Mr. Peabody & Sherman
This adaptation of Jay Ward's 1960s cartoon is sweet and bombastic, clever and weirdly reactionary.
The filming of "The Real Dirt on Farmer John" essentially began on that day in the 1950s when John Peterson's mother, Anna, brought home a Super-8 movie camera. A farmer's wife and school teacher from Caledonia, Ill., she filmed her family working in the fields, her children playing in the yard, the raising of a barn, the changing of the seasons and the harvest dinners supplied to neighbors who came to help with the threshing.
Her husband died at about the time her son John started to attend nearby Beloit College. By then it was the 1960s, and John and his friends took over the filmmaking; he was a farmer who was also a hippie, and his friends descended on the farm to create their art and, as was said in those days, do their thing. John had his hands full running the farm, a dairy and hog operation, and eventually too many bank loans came due and he had to sell most of it.
That led to a long depression, to trips to Mexico to find himself, and finally, by a meandering route that the movie traces with great love for the meanders, to the present day, when Peterson's farm has been reborn as Angelic Organics, is co-owned with several hundred Chicago and Northern Illinois investors, and raises so many organic vegetables, he says, "that I don't know the names of some of them."
The film has been directed and photographed by Taggart Siegel, who has been filming Peterson and his farm for more than 20 years. This is a loving, moving, inspiring, quirky documentary that was made while the lives it records were being lived. We get a sure sense for the gradual death of the American family farm, the auctions of land and farm equipment, the encroachment of suburban housing, and then an almost miraculous rebirth through the introduction of organic gardening. Fruits and vegetables in America have lost half their nutritive value in the last century, and those pretty hothouse tomatoes contain a fraction of the nutrients and phytochemicals in an organic tomato, but visionaries like Peterson are finding a way back to the land.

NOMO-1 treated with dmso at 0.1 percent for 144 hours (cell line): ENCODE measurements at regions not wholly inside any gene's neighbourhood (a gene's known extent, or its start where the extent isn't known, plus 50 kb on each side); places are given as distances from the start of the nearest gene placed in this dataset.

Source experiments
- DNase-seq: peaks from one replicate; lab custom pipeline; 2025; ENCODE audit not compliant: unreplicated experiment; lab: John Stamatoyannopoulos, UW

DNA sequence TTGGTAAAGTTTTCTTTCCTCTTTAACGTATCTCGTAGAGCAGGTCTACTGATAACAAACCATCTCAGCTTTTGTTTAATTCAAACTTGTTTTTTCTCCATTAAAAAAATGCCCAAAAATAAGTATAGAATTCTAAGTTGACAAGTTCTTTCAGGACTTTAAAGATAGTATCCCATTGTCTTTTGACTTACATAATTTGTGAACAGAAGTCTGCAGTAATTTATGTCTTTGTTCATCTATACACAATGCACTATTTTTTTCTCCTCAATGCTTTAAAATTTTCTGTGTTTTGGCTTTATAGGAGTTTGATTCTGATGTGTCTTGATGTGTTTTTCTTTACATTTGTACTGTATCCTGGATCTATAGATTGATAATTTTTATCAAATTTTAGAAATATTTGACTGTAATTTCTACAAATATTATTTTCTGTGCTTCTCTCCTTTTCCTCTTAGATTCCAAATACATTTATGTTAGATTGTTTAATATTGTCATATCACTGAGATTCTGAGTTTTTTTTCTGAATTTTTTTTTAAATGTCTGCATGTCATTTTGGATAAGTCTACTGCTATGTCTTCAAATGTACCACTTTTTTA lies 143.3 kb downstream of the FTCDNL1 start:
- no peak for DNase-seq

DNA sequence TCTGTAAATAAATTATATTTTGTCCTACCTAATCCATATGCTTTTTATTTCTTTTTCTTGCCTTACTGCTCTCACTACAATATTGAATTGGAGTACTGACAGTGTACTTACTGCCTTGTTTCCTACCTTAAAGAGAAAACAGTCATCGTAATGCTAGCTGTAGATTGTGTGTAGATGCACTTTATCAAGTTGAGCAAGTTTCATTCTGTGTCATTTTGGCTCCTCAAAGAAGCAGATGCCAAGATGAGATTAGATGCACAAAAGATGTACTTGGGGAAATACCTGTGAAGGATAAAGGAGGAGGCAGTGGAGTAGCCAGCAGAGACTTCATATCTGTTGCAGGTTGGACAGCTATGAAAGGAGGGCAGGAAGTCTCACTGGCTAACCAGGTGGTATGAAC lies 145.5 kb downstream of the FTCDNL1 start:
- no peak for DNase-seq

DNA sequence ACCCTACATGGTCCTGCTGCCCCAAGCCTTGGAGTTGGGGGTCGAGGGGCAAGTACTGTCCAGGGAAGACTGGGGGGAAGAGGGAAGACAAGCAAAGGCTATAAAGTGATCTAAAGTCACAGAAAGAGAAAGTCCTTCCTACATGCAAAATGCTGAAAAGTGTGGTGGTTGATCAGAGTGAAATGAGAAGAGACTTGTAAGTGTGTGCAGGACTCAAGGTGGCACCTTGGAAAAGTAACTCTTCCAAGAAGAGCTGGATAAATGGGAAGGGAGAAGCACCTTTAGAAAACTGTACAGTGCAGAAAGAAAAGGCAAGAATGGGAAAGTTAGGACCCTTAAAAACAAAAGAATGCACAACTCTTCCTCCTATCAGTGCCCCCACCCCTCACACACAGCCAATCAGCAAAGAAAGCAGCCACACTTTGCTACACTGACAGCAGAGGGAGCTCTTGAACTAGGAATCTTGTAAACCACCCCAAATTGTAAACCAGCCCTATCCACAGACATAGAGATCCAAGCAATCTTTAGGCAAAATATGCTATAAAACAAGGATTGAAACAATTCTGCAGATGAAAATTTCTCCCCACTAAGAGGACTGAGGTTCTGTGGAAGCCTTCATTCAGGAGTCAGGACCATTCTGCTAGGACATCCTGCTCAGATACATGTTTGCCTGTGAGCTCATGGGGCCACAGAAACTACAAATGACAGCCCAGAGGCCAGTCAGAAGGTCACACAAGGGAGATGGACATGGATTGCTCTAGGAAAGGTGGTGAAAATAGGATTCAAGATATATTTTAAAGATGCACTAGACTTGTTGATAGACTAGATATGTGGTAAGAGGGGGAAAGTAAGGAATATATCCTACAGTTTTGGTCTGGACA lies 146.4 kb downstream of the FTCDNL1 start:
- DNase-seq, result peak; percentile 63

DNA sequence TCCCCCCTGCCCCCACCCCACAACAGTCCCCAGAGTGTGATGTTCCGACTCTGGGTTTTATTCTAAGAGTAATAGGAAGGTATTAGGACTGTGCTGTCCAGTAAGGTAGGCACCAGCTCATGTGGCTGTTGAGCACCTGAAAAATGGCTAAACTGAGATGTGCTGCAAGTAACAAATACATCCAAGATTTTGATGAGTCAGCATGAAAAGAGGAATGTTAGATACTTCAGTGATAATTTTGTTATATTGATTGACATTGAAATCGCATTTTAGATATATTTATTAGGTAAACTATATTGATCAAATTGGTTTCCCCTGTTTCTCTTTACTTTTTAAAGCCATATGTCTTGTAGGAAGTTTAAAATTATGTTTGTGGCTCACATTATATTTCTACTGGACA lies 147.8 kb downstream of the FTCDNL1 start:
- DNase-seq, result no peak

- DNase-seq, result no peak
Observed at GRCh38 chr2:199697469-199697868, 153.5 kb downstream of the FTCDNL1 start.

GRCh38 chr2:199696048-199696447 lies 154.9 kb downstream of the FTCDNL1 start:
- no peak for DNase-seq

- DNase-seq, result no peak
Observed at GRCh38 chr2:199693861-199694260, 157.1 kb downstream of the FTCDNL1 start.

Let it be observed, however, that Peterson is a strange man, and celebrates his own oddities. He wrote and reads the narration, which is that of a man who has one foot in the counterculture and the other in rich organic soil. He likes to dress strangely, in Dr. Seuss hats or bumblebee costumes. He is taken to dancing wildly in the fields. He is told his speech and body language make him appear to be homosexual, but there is persuasive evidence of heterosexuality in the series of girlfriends who keep him in "relationships" through the decades.
The heroine of the film is his mother, a high-spirited 83-year-old when we meet her, who persuades John not to quit the farm because how could she live without her roadside produce stand? A free- thinker who likes Jim Morrison although he didn't "dress nice," she is an articulate life force. Through her we glimpse John's father, his uncles and aunts, and the neighbors of a vanished farm culture.
The miracle of Angelic Organics begins the day in the 1990s some Chicago investors in Community Supported Agriculture buy one of his organic onions, call him up, and offer to go into business with him. Today the Peterson farm is co-owned and operated with his CSA partners, delivers fresh produce to hundreds of customers every week, has expanded, and is working in a way Peterson's father could never have imagined. Oh, and John has finally put to rest those rumors about devil worship, orgies and drug abuse, which were never true, but if a man is going to wear a Dr. Seuss hat and have hippies living in his barn, he's got to expect that people will talk.
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